There's a lot of really bad fan fiction out there, too. And terrible amateur cartoons. And naive, uninformed political opinions.

      What we witness on SourceForge is merely a demonstration of the inability of most people to accomplish anything of any importance. Nothing specific to OSS.

  • by Augusto (12068) on Tuesday February 15, 2005 @05:36PM (#11682077) Homepage
    And it's often not.

    Many of us have and are working in the "real world" out there, and I've been less than impressed with most documentation on large products.

    Not to mention design documents, which end up being dead documents that are outdated as soon as the first line of code is written. To many corporations, there's no big incentive to spend so much money on these types of activities when you can have people just churning out code and finishing the darned product in the end.

    I'm not saying commericial development is any worse, but I can't say it's any better for sure either.
    • From page #2, almost at the end:
      1. Using tools such as MI derived for measuring CSS quality, OSS code quality appears to be at least equal and sometimes better than the quality of CSS code implementing the same functionality.
      The article is rather thickly written so it's difficult to find, I had to read through it twice.

      But, OSS wins.
    • > design documents, which end up being
      > dead documents that are outdated as soon
      > as the first line of code is written.

      So true. Or only one page will be kept up to date - the database schema diagram, because it can be automatically generated from the production database schema.

      Meanwhile, new hires are referred to these documents with mumbles of "this is the design documentation, read this and you'll know everything". This statement is usually accompanied with a cynical smile and a shrug, indicating to the new hire the uselessness of the ritual. Ack.
  • GUI (Score:2, Interesting)

    by kaalamaadan (639250)
    Not to mention interface design. Ad hoc designs could be enormously good - like Winamp - or miserable - any of GIMP, the clipboard in X, the interface specifications for internationalization.

    In spite of drives towards a uniform consistent design, the OSS commmunity still has a long way to go in terms of interface design, which is the defining factor in acceptance of packages like ERP. In "The Art of Computer Programming", Knuth makes note that programmers hate I/O programming.

    After nearly 35 y

    • Re:GUI (Score:5, Insightful)

      by Phleg (523632) <<stephen> <at> <touset.org>> on Tuesday February 15, 2005 @06:08PM (#11682556)

      You're actually trying to claim that Winamp's design is good?

      Winamp and other players which try to emulate the look and feel of a "new wave" stereo do nothing but piss me off. Stereo systems have the bad interfaces they do because of an inherent lack of physical space; something that's still a concern with computers, but much less of one.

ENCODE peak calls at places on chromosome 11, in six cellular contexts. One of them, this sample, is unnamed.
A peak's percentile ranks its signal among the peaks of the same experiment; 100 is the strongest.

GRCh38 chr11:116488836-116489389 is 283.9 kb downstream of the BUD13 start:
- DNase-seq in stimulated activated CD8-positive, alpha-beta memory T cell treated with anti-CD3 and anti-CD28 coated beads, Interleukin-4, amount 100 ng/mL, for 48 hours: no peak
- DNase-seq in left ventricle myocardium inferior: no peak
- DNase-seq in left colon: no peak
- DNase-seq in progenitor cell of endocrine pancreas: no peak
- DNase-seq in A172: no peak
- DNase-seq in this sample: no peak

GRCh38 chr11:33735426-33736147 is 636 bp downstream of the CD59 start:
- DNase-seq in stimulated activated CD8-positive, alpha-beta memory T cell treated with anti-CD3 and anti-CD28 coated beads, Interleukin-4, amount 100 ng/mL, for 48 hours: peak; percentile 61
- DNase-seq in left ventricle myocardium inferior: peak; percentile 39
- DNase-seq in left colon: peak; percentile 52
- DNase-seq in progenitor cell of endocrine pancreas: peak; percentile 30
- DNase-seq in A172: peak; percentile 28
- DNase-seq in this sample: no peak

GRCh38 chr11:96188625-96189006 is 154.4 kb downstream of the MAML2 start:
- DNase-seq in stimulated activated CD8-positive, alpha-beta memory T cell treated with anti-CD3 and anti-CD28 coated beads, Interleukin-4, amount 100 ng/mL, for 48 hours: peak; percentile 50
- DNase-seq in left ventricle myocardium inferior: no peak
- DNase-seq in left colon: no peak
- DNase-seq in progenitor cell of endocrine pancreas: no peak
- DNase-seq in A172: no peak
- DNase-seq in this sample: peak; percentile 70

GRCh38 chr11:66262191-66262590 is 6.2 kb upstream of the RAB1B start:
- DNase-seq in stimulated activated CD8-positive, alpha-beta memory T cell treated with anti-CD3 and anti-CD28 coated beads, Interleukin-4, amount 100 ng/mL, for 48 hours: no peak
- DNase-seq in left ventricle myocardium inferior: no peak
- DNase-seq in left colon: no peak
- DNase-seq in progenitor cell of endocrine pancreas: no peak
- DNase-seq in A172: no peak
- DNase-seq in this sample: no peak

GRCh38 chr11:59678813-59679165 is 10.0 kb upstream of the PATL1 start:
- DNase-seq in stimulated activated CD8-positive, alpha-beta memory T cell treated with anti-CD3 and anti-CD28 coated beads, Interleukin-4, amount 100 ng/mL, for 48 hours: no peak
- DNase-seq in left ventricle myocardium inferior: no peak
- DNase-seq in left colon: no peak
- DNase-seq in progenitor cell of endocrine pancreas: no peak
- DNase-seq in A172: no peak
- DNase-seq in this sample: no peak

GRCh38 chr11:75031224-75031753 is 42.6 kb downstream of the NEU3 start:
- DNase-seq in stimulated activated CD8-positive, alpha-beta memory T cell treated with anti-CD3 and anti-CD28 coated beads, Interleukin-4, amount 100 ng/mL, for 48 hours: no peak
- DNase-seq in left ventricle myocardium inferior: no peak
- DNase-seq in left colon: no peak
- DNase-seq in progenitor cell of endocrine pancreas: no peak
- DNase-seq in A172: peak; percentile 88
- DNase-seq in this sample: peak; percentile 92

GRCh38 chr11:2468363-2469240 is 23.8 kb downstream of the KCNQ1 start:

Here's to more programs like Rhythmbox and iTunes which have the *important* controls accessible, allow for easy categorisation of songs, and use screen space nicely. All that without having to resort to 6pt fonts.

  • Ah yes. (Score:2, Funny)

    by Stumbles (602007)
    What more documentation do you need than the source code? Seems plenty enough to me, seeing as by and large only developers would look at it anyway. Even if a non-programmer wanted to spin their propeller on it, the original author is only an email away. Seems rather complete to me. Of course the analysis would not be complete without an equation. 43 sounds about right to me..... it's one better than THE answer.
    • Re:Ah yes. (Score:3, Insightful)

      by generic-man (33649)
      Yes, but the original author is not required to answer your question satisfactorily if at all. Companies that plan a massive roll-out of an ERP tool can't rely on ad-hoc support; companies typically expect a support contract of some kind. Some Linux companies offer support contracts, but only for products which they have chosen to support.
    • At the very least I want a bit of plain English so that I can use grep to find the part of the source code I need to read without having to work out the naming conventions and hope they're used consistently.
  • Documentation? (Score:2, Insightful)

    by Anonymous Coward

    The disadvantages of OSS development include absence of complete documentation or technical support.

    Yeah, it's nothing like closed source software, which always has complete documentation. I mean, look at Windows itself. All of that documentation about all of those API calls, lots of useful specifications about interoperating with the underlying kernel, plenty of specifications about the NTFS file system...